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Old 03-28-2009, 11:56 PM   #1
belibutn
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Default WLP029 yeast & sulfur smell

Hey all.

I have a batch of wheat ale going in the primary right now, and the first night of bubbling i thought I had spoiled it. It was producing this horrible sulfur smell. I couldnt figure out what I had done, then I remember that the White Labs German Kolsch yeast I used for it says this:

"The slight sulfur produced during fermentation will disappear with age." I was expecting slight sulfur. My wife and I have started referring to the smell as beer farts.

Anyway, will this smell and possible taste dissipate over time in the fermenter or will it go away while bottled? I am trying to figure out if I need to wait longer to bottle it, or how long I should wait once it is bottled,

Any help would be great!


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Old 03-29-2009, 01:05 AM   #2
newbeerpig
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Should go away with time, how long has it been in the fermentor?


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Old 03-29-2009, 01:45 AM   #3
belibutn
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it's only been in the fermenter a few days. Started the batch on Wednesday night. So it will go away while still in the fermenter?
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Old 12-12-2013, 06:00 PM   #4
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It will go away. I have an Oktoberfest (WLP029) that has been in primary for 11 days, had a really strong sulfur smell for the first 3 or 4 days of active fermentation but has completely faded since. Im a new brewer and kind of freaked out about it at first but decided to just let the yeast do their thing and everything seems good now. The best advice I have heard and also the hardest to follow is be patient and give it time.
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Old 12-12-2013, 08:55 PM   #5
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The technical term for this smell is "rhino farts".

But as others have said nothing to worry about. This yeast is known to produce this smell when fermenting. It does indeed go away.
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Old 12-12-2013, 08:56 PM   #6
m3n00b
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Quote:
Originally Posted by Osamabinbbq View Post
It will go away. I have an Oktoberfest (WLP029) that has been in primary for 11 days, had a really strong sulfur smell for the first 3 or 4 days of active fermentation but has completely faded since. Im a new brewer and kind of freaked out about it at first but decided to just let the yeast do their thing and everything seems good now. The best advice I have heard and also the hardest to follow is be patient and give it time.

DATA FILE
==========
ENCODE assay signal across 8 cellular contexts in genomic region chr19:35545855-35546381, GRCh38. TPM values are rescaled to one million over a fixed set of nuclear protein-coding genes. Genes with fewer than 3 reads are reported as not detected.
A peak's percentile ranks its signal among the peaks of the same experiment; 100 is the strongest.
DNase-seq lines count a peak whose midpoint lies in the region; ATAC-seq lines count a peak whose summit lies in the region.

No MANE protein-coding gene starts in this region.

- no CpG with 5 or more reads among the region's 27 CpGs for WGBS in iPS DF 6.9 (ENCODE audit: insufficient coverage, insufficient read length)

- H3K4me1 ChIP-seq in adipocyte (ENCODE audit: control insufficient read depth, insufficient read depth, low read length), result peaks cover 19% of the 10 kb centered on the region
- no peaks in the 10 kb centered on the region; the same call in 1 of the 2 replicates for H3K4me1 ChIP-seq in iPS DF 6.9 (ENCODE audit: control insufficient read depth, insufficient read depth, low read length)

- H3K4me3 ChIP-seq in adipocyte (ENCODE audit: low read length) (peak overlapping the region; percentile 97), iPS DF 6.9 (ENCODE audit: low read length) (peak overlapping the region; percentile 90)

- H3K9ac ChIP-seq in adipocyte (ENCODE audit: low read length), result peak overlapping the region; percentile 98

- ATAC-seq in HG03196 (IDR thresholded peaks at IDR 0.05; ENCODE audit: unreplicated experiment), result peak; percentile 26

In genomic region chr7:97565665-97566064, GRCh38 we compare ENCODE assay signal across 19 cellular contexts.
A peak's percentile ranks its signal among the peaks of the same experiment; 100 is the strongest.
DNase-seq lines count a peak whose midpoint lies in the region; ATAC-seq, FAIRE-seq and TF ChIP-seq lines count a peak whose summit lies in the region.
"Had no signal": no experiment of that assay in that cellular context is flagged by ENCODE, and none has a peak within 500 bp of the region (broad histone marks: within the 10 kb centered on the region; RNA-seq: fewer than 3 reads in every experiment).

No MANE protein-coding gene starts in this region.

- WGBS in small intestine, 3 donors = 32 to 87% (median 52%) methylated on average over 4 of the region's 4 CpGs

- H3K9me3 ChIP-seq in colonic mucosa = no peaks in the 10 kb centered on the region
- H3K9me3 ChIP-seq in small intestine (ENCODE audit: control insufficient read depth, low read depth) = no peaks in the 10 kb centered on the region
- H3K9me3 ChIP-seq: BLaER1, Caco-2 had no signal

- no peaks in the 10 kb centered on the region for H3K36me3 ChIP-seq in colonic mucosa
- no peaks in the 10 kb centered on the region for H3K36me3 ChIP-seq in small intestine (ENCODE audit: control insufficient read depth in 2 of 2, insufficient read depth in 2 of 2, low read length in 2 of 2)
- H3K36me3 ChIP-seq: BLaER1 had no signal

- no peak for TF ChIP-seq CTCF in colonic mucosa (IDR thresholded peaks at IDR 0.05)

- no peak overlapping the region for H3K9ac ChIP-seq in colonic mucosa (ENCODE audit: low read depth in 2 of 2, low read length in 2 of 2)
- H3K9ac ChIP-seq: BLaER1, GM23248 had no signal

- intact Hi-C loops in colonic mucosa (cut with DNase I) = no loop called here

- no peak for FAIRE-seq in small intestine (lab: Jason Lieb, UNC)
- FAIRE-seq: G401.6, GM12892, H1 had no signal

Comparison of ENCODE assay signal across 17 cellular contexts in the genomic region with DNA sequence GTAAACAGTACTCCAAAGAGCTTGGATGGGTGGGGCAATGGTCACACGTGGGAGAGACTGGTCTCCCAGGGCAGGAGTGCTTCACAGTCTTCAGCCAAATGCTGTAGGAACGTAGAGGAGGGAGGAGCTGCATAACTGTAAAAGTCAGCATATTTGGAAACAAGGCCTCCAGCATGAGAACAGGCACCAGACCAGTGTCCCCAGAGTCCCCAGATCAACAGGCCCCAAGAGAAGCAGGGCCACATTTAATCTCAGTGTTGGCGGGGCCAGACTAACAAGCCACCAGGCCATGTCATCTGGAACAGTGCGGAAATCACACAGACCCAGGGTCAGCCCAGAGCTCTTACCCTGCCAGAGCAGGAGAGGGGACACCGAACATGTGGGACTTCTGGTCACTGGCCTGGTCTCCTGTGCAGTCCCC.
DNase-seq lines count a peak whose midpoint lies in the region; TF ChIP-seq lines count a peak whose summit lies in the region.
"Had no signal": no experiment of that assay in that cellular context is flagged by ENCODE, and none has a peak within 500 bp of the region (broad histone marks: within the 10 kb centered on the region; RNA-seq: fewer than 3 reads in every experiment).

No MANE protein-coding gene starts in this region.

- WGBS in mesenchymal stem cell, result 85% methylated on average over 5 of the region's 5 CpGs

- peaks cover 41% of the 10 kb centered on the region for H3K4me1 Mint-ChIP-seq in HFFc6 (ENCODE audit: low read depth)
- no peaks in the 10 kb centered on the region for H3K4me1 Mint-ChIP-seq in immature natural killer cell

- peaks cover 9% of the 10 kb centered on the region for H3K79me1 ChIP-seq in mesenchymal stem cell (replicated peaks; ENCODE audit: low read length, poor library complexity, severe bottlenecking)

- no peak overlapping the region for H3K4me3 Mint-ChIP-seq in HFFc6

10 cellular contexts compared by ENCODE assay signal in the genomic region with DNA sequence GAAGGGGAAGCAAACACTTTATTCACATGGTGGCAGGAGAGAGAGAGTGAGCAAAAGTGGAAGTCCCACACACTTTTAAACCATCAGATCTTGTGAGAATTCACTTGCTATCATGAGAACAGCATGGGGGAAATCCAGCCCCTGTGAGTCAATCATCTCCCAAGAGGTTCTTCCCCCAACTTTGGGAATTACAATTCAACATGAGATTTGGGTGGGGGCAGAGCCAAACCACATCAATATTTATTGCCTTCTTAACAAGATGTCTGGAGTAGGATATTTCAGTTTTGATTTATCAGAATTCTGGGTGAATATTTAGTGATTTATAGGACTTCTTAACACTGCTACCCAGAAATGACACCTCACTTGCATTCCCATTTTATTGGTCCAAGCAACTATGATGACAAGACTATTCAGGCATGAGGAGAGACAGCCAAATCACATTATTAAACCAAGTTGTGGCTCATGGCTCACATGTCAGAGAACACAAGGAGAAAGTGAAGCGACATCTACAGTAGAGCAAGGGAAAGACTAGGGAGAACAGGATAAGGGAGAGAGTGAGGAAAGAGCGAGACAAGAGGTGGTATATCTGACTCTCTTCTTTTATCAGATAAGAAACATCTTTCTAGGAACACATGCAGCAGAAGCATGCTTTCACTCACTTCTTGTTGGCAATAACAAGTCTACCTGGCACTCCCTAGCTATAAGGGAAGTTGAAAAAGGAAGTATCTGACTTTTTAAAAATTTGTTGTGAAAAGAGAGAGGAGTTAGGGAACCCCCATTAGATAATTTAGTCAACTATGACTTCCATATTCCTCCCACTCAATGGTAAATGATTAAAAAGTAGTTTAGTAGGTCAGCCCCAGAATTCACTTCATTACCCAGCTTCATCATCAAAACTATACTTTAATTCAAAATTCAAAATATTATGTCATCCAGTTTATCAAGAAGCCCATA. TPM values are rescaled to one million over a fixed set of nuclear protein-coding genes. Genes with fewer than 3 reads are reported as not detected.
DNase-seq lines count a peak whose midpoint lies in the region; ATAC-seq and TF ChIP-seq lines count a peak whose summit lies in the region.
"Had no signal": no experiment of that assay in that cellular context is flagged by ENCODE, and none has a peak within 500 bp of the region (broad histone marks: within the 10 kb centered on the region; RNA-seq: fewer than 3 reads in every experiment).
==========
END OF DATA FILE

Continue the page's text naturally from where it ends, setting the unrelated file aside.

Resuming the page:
This. I used it in my okfast ale and it went away.
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Old 12-12-2013, 09:13 PM   #7
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What temperature are you fermenting at? That actually has a lot to do with the production of sulfur out of these lager or pseudo-lager yeasts. If you are close to the high end of its range, it will take a bit to age out, but it will go away. The closer you are to the low end, the less sulfur production you will get out of it. Do yeast washing and use that for your next Kolsch. Make a semi-large starter and make sure you start out at the bottom end of the recommended fermentation temperature. After you do this, you will experience first hand the difference that fermentation temperatures make.

Also, whatever tastes/smells are there at bottling, those are the tastes/smells you will be stuck with (generally speaking). Also, during the aging process, the more yeast cells there are, the more chemicals that the yeast can reabsorb. This is why keeping on the cake for a full month before racking or bottling is not a terrible idea for beers that need to be aged.

And before autolysis comes up, that is from the yeast dying. Think about the expiration dates on the yeast packages for that. When hitting a steady final gravity, that's the equivalent to the manufacture date of the liquid yeast package. Depending on how healthy the yeast are, you have up to six months before the yeast die and begin to rupture (autolysis).


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